11: Do you think there is any such thing as “photogenic”?
TT: I believe so. Photogenic doesn’t necessarily mean that a person is attractive, but there are certain facial features or types of body language that have photogenic properties. Objects and structures can also be found or arranged to create a composition that is appealing to the eye.
11: You have quite an extensive portfolio of work at this time: photographing retailers, restaurants and editorial work. What has been your favorite project to complete?
TT: Last summer, my girlfriend Mandy and I collaborated on a project with the local boutique Communion and Brixton. The series took place in Portland over the span of three months. I was tasked with photographing local artists in their creative spaces while incorporating the new line of limited edition Brixton hats into the artists’ daily lives. Mandy coordinated and styled the shoots while I art directed and photographed. Subjects included local jewelry maker Lauren Main of Revere, Jacob Carey of Dig a Pony/Century, woodworker Takahiro Moriki and hair stylist Rachel Krantz at Gold + Arrow. Afterward, I made prints and we held a show at Communion, showcasing about 50 images documenting the entire process.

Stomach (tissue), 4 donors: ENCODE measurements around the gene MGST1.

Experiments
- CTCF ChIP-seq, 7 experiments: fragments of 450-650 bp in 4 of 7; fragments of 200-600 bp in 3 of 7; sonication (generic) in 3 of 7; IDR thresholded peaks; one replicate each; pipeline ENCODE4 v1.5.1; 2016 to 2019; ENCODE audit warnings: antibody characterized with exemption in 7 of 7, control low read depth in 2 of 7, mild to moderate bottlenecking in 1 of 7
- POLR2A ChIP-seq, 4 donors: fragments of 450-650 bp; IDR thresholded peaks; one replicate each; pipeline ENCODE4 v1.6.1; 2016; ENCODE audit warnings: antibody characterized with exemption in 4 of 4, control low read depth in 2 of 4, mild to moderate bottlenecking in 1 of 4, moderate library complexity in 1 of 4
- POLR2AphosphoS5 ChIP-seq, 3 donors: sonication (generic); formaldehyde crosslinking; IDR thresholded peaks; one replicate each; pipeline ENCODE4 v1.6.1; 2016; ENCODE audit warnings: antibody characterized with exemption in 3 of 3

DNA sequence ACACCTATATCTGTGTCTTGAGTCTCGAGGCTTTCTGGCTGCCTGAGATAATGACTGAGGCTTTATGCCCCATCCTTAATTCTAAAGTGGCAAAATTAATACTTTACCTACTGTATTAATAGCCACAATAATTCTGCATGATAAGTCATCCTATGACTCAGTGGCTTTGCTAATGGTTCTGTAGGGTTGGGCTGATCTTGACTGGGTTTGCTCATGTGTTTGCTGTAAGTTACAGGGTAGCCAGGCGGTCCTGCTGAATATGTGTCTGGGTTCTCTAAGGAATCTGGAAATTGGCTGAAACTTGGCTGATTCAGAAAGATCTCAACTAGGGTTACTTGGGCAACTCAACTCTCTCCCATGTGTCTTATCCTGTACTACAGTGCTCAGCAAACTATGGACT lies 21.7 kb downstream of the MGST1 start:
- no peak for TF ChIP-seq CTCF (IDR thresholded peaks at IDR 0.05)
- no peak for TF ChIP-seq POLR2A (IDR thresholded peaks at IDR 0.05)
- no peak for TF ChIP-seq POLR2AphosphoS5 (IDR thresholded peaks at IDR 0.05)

11: Can you think of a funny story from one of those projects?
TT: In a totally different project, my friend Jordan and I filled the restroom of a Burnside bar with banana peels on a busy Friday night and documented the reactions of people as they walked in and out.
11: You have also photographed many live bands, including the recent Radiohead show. What is the most famous person you have photographed? Who was the most fun?
TT: The Who and Radiohead are probably the two most legendary bands that I’ve shot live.
I was pretty stoked to also have the opportunity to shoot drummer Colin Sears (Dag Nasty, Fugazi) at his studio a few years ago. All in all, Refused at Doug Fir was one of my favorite experiences though. There wasn’t a barricade between the stage and the crowd. Thinking back to all the energy that filled the room, it probably wasn’t the best idea to rent a $1800 lens with such a high risk of having it dropped or busted. I had to work hard to get those photos, fighting my way up to the front and dodging crowd surfers. Ninety percent of the shots I took weren’t even looking through the viewfinder. That sounds like a Wayne Gretzky quote …
11: What has been the biggest hurdle for you?